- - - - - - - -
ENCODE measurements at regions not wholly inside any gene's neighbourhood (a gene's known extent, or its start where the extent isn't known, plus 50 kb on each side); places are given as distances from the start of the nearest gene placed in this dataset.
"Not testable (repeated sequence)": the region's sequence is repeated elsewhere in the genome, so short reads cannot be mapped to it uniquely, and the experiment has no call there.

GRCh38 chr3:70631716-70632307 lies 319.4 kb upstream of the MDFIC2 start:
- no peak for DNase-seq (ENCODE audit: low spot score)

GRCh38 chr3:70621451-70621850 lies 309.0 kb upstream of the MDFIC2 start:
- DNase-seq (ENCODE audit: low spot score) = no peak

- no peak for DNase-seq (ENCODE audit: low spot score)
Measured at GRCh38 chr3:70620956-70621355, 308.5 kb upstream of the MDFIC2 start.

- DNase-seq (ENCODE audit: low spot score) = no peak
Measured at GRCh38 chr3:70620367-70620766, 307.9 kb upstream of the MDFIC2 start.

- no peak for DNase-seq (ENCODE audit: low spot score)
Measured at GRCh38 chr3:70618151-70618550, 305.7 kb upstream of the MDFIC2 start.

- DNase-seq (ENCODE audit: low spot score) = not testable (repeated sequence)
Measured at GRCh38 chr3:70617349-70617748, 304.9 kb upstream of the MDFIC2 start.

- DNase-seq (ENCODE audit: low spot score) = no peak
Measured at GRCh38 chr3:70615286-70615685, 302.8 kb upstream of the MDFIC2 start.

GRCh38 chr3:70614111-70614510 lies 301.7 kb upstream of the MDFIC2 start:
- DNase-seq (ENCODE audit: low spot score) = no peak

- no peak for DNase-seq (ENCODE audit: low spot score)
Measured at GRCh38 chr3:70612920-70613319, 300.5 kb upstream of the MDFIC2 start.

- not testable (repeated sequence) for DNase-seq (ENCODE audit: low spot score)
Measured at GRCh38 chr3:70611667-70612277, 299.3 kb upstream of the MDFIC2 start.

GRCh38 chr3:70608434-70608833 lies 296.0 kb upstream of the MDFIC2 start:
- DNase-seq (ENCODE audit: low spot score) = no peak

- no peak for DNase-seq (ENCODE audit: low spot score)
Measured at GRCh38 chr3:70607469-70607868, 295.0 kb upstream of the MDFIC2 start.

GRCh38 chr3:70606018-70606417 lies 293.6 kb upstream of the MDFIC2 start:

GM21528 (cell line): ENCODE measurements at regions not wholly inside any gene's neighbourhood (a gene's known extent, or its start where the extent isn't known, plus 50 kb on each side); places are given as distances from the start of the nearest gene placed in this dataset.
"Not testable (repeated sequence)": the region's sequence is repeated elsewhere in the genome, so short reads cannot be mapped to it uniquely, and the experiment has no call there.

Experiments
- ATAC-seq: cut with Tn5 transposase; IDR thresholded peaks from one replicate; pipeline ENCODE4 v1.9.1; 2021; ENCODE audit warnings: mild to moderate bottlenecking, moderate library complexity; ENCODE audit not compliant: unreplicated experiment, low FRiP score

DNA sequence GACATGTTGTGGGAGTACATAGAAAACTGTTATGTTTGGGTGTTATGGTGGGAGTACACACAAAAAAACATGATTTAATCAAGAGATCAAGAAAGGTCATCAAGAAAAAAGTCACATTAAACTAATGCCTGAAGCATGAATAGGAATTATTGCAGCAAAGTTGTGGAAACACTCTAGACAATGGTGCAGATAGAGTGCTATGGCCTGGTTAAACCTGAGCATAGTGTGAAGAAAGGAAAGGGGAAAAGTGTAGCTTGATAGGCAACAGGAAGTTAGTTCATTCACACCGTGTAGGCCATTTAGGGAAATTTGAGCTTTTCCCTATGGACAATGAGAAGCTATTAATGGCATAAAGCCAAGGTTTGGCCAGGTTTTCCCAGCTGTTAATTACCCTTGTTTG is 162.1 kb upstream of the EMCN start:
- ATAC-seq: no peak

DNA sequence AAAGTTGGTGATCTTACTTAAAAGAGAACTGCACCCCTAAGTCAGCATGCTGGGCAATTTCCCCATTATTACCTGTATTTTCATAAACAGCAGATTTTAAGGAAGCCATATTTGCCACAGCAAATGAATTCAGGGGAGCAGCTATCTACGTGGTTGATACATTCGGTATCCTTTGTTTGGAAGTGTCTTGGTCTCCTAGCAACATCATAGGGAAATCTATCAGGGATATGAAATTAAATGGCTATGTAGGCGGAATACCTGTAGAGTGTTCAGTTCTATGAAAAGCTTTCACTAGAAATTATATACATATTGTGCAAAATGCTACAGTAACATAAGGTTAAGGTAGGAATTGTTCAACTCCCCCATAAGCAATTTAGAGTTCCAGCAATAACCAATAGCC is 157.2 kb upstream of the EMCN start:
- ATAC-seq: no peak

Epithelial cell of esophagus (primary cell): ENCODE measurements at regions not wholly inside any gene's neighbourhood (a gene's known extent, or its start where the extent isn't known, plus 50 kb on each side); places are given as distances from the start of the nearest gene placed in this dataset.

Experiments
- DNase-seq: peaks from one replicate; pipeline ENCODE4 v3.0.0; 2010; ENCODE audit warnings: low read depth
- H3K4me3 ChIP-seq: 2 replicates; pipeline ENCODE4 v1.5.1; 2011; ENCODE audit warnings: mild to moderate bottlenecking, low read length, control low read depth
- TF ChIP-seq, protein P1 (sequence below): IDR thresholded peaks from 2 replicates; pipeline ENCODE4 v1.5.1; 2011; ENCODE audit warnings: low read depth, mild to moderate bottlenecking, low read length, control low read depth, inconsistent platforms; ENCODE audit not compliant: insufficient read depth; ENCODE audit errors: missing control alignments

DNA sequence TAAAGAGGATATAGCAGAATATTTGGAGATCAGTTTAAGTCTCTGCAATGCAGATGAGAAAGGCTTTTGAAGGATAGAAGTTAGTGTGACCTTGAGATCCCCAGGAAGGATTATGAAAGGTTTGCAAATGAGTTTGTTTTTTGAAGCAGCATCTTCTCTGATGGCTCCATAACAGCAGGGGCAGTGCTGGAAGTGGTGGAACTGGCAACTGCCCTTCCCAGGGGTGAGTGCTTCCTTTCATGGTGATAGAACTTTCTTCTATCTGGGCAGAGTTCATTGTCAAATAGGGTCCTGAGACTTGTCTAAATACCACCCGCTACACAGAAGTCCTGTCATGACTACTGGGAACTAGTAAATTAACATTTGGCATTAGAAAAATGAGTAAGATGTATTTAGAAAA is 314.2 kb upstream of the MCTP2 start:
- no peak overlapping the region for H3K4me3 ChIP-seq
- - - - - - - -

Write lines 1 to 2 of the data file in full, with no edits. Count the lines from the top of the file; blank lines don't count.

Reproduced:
ENCODE measurements at regions not wholly inside any gene's neighbourhood (a gene's known extent, or its start where the extent isn't known, plus 50 kb on each side); places are given as distances from the start of the nearest gene placed in this dataset.
"Not testable (repeated sequence)": the region's sequence is repeated elsewhere in the genome, so short reads cannot be mapped to it uniquely, and the experiment has no call there.